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Leroy B. Poor Remembers

    I graduated from gunner's school the first of 1943, and I was sent to Norfolk, Virginia, for assignment to a ship. In Norfolk several of us were placed on a list to go to New Orleans, Louisiana, to be assigned to a Destroyer Escort, D. E. 695.

    We arrived in New Orleans and went straight to the docks to board our brand new ship. It was about 11 at night, and we were wondering where we would sleep. We all lined up to be brought aboard the ship, the U.S.S. Rich.

    We were supposed to give our name and service number and then be assigned to a bunk. When the officer on duty came to me, he said, "What is your name?" I told him, "Poor". He responded, "Sailor, don't be funny. What is your name?"

    I told him again that my name was Poor. Evidently, he had the USS Rich on his mind and would not believe that my name was Poor. I thought: 'Oh, my goodness. I'm going to be put in the brig for being named Poor.'

    All of a sudden, I thought about my dog tag and brought it out in a hurry and showed it to the officer. He looked real funny and gave me a bunk number. I wiped the sweat off my brow and went to my new bed.

    The next day we went to our gunnery officer, Lt. Frazier. I was assigned to a One Point One (1.1) four barrel. They said it was a WW I gun and had been gotten out of the storage yard somewhere. It was a
little smaller than a 40 MM. It was covered with Cosmolene and was a heck of a job to clean. We worked on It at least 12 hours a day until we got it in working order.

    On our first firing only one barrel continued firing. But, the next time all four fired off real well. The drive was electric and every once in a while it would go haywire and scare everybody to death.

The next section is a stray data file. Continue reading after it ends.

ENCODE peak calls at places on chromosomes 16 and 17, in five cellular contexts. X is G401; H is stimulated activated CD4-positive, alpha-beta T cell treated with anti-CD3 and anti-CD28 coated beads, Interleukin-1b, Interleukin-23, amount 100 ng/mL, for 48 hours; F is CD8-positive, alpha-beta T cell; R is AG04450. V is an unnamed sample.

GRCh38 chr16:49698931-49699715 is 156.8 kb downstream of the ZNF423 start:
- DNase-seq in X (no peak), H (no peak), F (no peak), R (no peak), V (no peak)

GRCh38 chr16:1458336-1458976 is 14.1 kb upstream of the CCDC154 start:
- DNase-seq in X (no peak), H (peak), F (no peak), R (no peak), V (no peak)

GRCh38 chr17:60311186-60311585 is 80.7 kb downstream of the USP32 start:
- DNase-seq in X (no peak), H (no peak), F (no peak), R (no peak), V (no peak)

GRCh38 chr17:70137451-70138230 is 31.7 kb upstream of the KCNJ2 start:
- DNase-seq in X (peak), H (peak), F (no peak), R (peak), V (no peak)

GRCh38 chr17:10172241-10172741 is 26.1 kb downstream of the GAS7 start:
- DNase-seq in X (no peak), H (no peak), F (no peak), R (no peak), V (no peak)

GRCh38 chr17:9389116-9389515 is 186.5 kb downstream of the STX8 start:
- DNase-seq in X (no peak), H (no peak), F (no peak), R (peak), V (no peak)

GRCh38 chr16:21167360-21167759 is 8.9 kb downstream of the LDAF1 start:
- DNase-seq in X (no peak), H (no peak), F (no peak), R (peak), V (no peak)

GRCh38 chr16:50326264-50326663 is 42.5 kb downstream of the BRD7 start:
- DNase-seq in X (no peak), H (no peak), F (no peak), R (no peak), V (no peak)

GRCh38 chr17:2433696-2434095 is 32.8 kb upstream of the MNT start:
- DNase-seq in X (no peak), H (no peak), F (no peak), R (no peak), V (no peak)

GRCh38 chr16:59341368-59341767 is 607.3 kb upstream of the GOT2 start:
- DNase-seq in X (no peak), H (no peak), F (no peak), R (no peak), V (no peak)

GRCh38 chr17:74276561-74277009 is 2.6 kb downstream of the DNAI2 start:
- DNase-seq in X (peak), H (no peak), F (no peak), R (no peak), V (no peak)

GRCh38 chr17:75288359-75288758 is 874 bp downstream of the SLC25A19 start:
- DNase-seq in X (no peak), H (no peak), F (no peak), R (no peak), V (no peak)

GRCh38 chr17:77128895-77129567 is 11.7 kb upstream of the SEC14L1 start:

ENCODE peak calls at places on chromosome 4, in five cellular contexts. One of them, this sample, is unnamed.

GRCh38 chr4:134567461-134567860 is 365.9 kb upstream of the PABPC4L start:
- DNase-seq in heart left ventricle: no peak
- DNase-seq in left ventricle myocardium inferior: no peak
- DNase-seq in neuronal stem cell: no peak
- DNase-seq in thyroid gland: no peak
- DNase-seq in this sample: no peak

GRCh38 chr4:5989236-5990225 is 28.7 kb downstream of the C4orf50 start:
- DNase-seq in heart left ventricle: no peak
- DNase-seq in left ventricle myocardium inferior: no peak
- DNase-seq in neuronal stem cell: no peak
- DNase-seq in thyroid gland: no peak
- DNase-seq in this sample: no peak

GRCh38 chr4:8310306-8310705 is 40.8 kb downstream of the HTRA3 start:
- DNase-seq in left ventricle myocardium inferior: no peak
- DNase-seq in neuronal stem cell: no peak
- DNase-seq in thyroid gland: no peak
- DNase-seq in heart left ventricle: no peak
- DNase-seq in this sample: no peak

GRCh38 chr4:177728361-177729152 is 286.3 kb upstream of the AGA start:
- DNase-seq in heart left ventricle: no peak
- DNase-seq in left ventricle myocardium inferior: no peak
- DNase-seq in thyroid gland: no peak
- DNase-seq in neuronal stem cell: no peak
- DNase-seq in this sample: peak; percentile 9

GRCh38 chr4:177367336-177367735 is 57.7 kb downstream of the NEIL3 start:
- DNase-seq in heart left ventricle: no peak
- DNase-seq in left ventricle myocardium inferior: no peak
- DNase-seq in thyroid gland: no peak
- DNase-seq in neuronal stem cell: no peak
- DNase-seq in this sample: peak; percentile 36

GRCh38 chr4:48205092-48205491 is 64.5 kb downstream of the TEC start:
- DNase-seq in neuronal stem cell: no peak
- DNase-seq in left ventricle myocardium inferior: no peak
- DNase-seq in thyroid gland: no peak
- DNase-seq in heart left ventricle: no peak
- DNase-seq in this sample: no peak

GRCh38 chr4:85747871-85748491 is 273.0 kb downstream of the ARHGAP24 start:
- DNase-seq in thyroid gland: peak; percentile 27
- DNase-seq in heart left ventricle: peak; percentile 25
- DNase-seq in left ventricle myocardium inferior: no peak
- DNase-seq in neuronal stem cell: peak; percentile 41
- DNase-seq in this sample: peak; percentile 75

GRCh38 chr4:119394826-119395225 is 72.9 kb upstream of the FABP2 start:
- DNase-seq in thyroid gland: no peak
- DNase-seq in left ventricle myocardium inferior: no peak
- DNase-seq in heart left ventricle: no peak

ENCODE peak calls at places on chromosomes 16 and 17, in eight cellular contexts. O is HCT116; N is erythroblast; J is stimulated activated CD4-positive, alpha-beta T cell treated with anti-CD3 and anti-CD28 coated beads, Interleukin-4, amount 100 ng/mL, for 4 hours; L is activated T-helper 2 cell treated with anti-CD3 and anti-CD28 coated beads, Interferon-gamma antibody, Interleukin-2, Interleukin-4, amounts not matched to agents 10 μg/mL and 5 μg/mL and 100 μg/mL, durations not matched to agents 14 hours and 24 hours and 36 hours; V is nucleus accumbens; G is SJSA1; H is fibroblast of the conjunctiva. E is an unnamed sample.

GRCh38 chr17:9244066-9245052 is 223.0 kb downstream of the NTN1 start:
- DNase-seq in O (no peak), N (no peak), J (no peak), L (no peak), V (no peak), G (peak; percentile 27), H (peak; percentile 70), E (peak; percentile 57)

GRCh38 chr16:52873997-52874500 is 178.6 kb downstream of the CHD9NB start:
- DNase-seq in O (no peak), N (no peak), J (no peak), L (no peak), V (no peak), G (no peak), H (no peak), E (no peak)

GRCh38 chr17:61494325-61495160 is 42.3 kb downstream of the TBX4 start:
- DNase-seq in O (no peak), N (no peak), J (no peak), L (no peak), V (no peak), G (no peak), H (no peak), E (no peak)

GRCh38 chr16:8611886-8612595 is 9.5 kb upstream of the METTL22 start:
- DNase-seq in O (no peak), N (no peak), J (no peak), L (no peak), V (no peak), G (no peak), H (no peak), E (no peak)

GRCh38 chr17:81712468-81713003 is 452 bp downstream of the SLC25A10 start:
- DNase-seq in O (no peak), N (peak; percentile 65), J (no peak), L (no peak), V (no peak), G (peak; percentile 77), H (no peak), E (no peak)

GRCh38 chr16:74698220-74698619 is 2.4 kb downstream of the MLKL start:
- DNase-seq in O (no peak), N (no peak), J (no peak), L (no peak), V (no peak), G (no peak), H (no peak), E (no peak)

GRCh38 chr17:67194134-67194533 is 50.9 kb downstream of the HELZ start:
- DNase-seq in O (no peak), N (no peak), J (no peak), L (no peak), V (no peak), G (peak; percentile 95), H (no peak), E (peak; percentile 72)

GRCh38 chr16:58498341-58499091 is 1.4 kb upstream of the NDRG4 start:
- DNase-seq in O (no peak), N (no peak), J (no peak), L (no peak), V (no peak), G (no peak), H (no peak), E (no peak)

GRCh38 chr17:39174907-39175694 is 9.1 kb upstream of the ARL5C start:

We left New Orleans for Bermuda on a shakedown cruise. The only problem we had was when the ship was at full speed, the fan tail vibrated something terrible. I was told the ship ran aground coming down the Mississippi River and bent a screw shaft. This was repaired in Boston. Massachusetts, after the shakedown cruise.

    While we were in Bermuda we had to go out to sea to ride out a hurricane. When we first got into it I thought, 'Boy, this is really the stuff.' But it wasn't long before I wanted to get out so badly that I didn't know what to do. I almost got seasick for the first time.

    After the ship's screw shaft was straightened out in Boston, we started doing convoy duty between the Brooklyn Navy Yard and Londonderry, Ireland. The last time we were in Londonderry, we were ordered around to Plymouth, England, where we met the task force to the coast of France for D-Day. 

    I believe it was 6 AM of the first morning when the battleships and cruisers started shelling the beach. Bombers came over to do their job and also the C-47's with gliders attached. The sky was so full of airplanes it seemed like it was cloudy. I felt sorry for all the paratroopers and the men in the gliders going down over France, not realizing that it wouldn't be long before we were having the same problems they were having.